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Foto: Nasjonalmuseet / Jacques Lathion

Melancholy, 1892

Munch and his paintings were fiercely discussed in public when he presented Melancholy in the fall of 1892.

The dark shoreline curves diagonally in across the picture. On the jetty in the background we can make out three figures. The man in the foreground has turned his back on them. His head and his drooping shoulders stand out distinctly against the pale beach, a shape that is reiterated in the large boulders. The colours, primarily melancholy shades of blue, are softened by the summer night.


Here we see a clear symbolist tendency in the simplification and stylisation of form and colours. In a text that can be linked to this motif, Munch noted:

I was walking along the shore – the moon was shining through dark clouds. The stones loomed out of the water, like mysterious inhabitants of the sea. There were large, broad heads that grinned and laughed. Some of them up on the beach, others down in the water. The dark, bluish-violet sea rose and fell – sighs in among the stones … but there is life over there on the jetty. It was a man and a woman – then came another man – with oars across his shoulder. And the boat lay down there – ready to go.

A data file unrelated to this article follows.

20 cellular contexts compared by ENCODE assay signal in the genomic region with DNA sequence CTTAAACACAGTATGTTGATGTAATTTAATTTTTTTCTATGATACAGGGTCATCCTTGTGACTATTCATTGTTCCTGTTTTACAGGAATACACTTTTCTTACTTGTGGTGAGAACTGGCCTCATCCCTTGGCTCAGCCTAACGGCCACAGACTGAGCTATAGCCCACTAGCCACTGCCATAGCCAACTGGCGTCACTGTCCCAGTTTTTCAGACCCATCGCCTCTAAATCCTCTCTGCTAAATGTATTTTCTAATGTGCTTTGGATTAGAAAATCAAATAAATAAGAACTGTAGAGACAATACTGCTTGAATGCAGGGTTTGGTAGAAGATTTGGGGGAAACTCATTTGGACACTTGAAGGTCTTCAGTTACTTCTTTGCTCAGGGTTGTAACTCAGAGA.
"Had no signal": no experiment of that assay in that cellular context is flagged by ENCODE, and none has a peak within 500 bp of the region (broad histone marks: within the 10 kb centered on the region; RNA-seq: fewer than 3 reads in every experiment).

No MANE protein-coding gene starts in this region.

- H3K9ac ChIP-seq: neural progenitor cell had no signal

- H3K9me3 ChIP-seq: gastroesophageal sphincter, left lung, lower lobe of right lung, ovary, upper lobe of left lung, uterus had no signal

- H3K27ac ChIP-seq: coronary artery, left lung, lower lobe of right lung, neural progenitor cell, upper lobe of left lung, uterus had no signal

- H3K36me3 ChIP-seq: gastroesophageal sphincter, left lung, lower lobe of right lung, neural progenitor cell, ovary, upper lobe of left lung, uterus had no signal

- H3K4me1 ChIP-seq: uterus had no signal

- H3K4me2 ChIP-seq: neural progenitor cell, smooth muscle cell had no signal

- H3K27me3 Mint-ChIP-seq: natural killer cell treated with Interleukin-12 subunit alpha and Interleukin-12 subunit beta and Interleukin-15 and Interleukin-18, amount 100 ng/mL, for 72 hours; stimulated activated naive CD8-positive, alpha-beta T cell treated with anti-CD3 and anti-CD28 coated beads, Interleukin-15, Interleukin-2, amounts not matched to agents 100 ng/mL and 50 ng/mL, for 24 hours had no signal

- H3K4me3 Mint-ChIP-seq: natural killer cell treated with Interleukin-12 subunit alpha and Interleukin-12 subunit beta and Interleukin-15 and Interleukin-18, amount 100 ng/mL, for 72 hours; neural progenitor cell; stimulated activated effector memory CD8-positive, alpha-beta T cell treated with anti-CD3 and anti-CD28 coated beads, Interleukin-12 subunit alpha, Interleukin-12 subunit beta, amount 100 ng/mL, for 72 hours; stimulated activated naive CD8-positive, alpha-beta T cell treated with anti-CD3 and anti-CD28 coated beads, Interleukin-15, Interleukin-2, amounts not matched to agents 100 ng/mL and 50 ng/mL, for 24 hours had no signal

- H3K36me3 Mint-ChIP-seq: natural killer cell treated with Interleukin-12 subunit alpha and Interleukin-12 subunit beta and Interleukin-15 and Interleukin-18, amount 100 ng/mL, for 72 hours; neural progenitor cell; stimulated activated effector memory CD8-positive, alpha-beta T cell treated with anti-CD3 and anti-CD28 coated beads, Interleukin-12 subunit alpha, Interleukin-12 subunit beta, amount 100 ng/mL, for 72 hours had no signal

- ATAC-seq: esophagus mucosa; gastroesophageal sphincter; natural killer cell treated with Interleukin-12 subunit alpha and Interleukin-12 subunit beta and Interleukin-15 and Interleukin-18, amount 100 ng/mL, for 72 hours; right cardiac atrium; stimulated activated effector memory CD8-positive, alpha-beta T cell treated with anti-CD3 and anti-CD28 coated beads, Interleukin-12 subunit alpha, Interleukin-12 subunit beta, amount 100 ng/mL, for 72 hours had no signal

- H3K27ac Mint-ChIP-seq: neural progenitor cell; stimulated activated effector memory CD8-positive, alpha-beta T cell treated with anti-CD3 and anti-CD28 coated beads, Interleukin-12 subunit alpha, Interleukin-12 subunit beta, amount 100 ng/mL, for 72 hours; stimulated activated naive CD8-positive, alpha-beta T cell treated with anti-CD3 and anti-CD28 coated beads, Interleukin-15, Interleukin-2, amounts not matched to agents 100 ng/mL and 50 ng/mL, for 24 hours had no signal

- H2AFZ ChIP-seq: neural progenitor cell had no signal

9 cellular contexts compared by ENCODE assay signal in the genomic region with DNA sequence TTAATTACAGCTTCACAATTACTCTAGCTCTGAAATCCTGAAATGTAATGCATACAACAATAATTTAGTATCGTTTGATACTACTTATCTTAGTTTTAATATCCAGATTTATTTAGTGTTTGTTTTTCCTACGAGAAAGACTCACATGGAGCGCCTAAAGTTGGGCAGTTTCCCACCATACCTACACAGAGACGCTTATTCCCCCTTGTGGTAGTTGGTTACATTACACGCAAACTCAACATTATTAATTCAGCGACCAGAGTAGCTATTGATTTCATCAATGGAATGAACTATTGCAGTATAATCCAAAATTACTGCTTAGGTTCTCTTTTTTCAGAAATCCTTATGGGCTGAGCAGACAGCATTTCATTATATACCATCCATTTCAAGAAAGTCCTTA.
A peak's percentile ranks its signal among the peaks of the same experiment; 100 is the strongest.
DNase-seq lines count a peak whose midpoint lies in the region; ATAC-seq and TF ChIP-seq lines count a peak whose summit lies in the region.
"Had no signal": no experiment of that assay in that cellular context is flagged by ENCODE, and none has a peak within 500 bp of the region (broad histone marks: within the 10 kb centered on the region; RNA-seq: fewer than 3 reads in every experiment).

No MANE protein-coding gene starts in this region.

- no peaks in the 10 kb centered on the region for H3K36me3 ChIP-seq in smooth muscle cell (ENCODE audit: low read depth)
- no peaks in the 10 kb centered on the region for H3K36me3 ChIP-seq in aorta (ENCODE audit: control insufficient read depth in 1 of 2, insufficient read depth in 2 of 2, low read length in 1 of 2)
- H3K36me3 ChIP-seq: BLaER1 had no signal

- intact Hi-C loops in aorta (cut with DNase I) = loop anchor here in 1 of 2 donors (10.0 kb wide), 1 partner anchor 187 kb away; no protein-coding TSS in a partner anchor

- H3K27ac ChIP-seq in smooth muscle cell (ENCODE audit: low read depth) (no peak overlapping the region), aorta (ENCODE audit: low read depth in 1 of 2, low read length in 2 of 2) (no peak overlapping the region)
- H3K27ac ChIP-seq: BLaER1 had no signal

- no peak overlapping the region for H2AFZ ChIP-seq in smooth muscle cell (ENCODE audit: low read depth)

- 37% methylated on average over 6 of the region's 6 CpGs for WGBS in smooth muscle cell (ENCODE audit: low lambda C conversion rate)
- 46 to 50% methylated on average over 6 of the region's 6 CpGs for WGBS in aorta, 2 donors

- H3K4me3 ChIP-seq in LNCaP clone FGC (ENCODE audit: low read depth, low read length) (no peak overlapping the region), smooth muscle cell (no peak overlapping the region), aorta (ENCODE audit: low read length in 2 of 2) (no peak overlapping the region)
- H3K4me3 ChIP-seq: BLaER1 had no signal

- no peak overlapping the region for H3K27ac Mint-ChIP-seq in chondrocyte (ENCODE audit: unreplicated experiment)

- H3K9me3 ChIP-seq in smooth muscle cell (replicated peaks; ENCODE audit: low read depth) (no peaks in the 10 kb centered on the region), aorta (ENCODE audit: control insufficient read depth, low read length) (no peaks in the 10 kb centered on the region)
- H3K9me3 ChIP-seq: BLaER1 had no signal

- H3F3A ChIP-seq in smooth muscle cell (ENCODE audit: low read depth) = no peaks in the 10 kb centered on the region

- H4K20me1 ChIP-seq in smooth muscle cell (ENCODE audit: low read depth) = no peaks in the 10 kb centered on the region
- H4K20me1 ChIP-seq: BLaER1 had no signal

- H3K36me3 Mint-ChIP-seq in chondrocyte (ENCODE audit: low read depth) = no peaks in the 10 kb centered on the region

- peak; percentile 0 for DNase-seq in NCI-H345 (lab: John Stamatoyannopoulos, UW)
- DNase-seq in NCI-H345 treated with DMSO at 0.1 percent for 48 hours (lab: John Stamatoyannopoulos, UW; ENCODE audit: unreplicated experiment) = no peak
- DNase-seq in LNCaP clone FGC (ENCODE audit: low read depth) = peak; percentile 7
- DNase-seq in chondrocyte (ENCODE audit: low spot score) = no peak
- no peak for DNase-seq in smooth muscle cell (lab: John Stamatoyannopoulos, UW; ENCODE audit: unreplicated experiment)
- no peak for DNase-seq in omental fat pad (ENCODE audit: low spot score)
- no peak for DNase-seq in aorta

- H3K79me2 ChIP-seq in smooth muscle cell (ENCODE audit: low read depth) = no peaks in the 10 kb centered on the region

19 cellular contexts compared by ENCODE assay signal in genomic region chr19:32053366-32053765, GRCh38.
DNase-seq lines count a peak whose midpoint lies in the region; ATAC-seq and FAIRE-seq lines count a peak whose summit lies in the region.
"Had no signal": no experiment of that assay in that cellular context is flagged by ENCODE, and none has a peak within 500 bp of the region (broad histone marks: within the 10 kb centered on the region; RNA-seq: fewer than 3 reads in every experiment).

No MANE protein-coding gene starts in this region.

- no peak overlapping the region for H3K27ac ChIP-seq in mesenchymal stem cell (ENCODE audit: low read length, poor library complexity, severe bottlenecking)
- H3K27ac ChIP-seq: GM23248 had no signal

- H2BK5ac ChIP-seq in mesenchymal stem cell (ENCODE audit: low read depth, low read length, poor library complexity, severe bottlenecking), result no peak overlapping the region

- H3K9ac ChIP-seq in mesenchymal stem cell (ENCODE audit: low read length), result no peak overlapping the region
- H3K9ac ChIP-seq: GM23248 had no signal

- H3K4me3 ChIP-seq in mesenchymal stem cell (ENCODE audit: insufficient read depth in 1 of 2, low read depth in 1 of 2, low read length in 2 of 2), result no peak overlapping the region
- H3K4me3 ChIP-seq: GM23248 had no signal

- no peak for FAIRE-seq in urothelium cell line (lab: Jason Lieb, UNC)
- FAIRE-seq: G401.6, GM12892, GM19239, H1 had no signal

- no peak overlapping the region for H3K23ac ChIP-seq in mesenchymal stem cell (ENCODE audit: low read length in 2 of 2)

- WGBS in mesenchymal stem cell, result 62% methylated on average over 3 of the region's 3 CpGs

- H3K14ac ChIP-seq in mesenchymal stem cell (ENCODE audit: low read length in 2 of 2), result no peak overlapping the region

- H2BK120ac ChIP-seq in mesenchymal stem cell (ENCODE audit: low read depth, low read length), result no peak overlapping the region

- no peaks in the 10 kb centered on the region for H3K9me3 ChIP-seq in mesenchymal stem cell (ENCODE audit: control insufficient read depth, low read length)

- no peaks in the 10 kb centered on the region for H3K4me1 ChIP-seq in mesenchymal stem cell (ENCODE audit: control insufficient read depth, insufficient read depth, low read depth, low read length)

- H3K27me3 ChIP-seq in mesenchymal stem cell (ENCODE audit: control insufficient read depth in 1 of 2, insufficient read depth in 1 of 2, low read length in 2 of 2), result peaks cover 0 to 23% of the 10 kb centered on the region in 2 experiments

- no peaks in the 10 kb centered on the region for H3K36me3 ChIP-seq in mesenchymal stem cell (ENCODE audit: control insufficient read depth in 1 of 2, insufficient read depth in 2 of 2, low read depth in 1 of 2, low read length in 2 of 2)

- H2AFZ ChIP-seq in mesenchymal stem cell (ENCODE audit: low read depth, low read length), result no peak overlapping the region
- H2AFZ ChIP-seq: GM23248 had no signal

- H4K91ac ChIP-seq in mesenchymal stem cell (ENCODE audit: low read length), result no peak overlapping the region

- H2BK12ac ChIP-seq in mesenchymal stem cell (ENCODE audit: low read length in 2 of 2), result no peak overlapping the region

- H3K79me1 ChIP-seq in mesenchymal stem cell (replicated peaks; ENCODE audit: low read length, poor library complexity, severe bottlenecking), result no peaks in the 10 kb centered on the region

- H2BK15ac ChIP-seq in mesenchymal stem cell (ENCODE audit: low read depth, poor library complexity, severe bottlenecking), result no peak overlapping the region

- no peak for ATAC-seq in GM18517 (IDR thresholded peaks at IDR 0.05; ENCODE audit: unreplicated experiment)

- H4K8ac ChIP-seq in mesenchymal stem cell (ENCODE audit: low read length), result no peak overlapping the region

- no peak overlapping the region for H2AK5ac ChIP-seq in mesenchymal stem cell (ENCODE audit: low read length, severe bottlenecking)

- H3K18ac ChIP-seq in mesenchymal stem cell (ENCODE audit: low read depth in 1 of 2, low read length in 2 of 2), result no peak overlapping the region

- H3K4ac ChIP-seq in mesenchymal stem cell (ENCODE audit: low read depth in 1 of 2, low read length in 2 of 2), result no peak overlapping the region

The picture’s thematic content refers to Munch’s friend Jappe Nilssen and his unhappy love life around this time. The landscape is based on the coastline at Åsgårdstrand.

Harshly criticised

The motif exists in several versions – both as paintings and woodcuts. This too was shown in Berlin in autumn 1892, when Munch’s exhibition at the Verein Berliner Künstler was forcefully criticised in the press and closed after just a few days. The controversy surrounding the exhibition served, however, to draw attention to Munch and his pictures, ensuring that they were energetically discussed in artistic circles.

The painting was a bequest from Charlotte and Christian Mustad in 1959. It was incorporated in the collection in 1970.

Explore Melancholy in the National Museum digital collection